intends to collect the perspectives of philosophy for better understanding of the human
    consciousness, improve the cure to mental illness
    RIVERTON, Utah – (Release Date TBD) – A credible resource classifies hallucinogens as psychoactive drugs
    that could cause subjective changes in human perception, thought, emotion, and consciousness—inducing
    experiences qualitatively different from those of ordinary consciousness. To gain a deeper understanding about
    this perennially interesting subject, author Eugene Seaich attempts to dissect the human consciousness to
    provoke and enlighten the readers’ mind in The Far-Off Land, a revealing book that presents a philosophical
    evaluation of the hallucinogenic drug-experience.
    This book is a cerebral piece of literature that attempts to discover the broader realities that lie behind
    psychogenic phenomena and seek a pattern that will explain the longing of human being for the Beyond, for the
    otherworldly substance of their intuition. Seaich will take readers on a trip through millennia, offer them
    glimpses of the forthcoming and explore deeper his own psyche—and experiences with LSD and mescaline—in
    order for them to discover a more profound and broader understanding of the mind and human consciousness.
    Guided by a cardinal principle, Seaich captures the philosophical prospects and covers a great background of
    other relevant fields of study that promote psychotropic knowledge to better understand human consciousness—
    and to ultimately improve humanity’s cure to mental illness and even solve life’s mysteries.
    Filled with tremendous meaning and insight, revelations and wisdom, historical facts and quotes from the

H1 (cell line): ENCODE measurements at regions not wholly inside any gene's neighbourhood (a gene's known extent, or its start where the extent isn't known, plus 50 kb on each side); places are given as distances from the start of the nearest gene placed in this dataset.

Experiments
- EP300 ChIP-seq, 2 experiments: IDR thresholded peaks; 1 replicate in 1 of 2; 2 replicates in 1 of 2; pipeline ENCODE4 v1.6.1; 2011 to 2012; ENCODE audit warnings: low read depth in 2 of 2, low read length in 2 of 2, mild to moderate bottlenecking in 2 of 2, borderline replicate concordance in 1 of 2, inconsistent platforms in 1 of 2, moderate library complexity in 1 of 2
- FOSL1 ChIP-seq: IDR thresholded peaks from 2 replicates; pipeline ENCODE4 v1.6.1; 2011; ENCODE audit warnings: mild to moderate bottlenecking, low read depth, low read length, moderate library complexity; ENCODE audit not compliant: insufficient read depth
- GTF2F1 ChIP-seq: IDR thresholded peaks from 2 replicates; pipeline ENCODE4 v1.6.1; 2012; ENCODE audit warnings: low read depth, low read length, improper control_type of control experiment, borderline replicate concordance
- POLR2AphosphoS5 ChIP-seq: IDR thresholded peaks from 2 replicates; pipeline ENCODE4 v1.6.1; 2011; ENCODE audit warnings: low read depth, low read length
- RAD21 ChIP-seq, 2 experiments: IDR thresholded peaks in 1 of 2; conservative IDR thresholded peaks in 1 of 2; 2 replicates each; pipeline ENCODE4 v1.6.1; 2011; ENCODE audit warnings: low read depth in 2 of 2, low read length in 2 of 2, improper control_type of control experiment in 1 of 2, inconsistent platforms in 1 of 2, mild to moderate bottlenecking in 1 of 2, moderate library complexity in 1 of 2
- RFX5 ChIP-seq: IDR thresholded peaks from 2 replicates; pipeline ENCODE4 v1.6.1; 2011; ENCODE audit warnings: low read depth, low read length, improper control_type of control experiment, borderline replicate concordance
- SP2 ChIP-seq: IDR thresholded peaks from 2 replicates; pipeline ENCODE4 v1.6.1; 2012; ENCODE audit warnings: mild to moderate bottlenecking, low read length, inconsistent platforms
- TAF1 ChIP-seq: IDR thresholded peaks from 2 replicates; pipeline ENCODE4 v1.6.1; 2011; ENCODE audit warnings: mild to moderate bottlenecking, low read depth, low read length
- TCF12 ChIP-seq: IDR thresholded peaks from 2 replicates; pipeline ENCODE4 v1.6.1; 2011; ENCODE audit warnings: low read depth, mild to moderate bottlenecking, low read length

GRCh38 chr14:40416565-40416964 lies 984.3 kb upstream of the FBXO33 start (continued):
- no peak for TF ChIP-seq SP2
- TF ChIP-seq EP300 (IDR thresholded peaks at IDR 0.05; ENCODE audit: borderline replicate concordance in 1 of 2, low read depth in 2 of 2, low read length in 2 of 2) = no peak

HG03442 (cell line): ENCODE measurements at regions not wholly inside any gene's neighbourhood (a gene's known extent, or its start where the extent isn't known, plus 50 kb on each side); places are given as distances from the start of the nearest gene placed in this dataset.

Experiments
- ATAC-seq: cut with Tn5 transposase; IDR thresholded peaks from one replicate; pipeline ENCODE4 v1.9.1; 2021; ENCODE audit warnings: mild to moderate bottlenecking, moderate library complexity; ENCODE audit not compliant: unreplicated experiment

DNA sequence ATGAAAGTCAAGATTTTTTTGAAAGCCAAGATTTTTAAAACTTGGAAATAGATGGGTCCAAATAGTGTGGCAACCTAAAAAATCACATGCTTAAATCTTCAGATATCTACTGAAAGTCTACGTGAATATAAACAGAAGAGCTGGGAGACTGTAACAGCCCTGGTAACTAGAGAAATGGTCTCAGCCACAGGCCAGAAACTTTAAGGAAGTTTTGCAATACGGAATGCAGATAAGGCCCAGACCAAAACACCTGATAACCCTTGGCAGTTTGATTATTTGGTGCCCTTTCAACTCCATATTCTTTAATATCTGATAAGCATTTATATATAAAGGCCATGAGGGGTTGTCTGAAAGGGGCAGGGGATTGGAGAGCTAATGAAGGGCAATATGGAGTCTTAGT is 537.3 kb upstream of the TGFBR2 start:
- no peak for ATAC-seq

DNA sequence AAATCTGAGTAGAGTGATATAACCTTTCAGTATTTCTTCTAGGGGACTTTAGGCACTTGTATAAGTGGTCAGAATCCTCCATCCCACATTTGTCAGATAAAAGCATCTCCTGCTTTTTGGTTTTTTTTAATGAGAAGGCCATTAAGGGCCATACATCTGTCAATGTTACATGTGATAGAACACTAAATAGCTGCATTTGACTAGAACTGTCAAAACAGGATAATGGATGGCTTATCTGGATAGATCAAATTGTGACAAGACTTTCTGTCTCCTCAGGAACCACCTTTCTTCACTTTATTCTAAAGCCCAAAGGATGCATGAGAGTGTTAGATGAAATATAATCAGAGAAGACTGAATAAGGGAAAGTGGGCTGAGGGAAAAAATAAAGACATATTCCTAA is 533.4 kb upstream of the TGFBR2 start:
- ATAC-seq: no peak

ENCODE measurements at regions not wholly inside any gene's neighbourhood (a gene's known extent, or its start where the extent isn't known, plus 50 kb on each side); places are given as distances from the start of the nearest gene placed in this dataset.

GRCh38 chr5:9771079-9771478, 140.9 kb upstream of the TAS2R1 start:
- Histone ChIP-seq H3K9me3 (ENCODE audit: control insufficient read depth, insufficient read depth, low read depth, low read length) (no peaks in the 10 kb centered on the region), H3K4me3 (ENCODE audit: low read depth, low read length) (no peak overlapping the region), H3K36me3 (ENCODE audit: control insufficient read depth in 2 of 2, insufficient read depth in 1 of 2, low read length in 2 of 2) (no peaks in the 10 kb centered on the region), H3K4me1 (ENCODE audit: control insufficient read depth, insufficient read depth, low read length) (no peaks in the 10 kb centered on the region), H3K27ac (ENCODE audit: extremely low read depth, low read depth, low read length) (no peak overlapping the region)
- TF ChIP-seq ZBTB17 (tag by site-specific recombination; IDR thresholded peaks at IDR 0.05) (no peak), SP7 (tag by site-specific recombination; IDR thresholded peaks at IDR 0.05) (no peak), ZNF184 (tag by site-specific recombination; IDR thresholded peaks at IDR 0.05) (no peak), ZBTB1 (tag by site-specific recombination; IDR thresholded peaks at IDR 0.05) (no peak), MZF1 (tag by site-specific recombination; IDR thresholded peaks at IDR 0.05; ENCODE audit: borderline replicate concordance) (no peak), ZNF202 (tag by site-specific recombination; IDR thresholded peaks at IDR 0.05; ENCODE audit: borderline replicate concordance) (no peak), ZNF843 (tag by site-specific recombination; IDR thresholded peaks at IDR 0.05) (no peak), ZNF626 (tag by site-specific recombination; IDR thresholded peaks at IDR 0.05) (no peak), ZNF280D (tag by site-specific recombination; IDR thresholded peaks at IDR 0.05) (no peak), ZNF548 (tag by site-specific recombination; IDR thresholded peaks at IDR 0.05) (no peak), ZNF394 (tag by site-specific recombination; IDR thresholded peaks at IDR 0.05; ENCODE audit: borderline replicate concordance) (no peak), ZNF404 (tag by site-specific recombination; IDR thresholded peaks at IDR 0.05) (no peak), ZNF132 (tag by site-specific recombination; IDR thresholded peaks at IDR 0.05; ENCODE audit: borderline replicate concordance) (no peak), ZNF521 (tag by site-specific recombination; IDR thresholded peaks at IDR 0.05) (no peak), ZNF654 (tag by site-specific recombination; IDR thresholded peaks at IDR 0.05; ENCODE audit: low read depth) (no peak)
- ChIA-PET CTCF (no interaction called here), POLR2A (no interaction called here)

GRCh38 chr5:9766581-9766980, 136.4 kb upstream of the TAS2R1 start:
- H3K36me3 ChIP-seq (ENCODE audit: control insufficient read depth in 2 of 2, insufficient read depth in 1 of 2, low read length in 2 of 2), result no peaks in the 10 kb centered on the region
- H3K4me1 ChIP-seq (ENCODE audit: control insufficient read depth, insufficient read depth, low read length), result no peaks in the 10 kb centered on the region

world’s greatest minds and literature, The Far-Off Land is an intelligent and poetic prose that will inform
    readers about human consciousness and inspire them about life, including its complexities, a journey full of
    realizations and value. Stanley Krippner, PH.D. Co-author DEMESTIFING SHAMANS AND THEIR WORLD

    Now available
    An attempt at a philosophical evaluation of the hallucinogenic drug experience.
    By PH.D. Eugene Seaich

    It seems to me that the well-established properties of the hallucinogenic drugs might be well employed to enable us to explore this far-off land, which is in effect our subconscious mind.

    An attempt at a philosophical evaluation of the hallucinogenic drug experience. It seems to me that the well-established properties of the hallucinogenic drugs might be well employed to enable us to explore this far-off land, which is in effect our subconscious mind. Eugene aims to bring together the perspectives of philosophy Hopefully with the immence background of anthropology, literature, comparative religion, the arts and psychology can someday be brought together with pyschotropic knowledge to better understand our consciousness to ultimately improve humanity cure mental illness and even solve lifes mysteries. Were we to learn its secrets, we would better understand our own desires, and the motives which drive us through life. Still better, the secrets of human history would perhaps be discovered as the eternal patterns of imagination which have shaped our spiritual existence. But perhaps most important of all, to penetrate the well of the past might restore to us that visionary perception which we think to have once possessed.

    The far-off land has tremendous meaning and insight. Intelligently written and poetic. Takes you on journey that feels you full with meaning and insight that leaves you with a sense of awe and mystery attaching to our contemplation of life
    Eric Hendrickson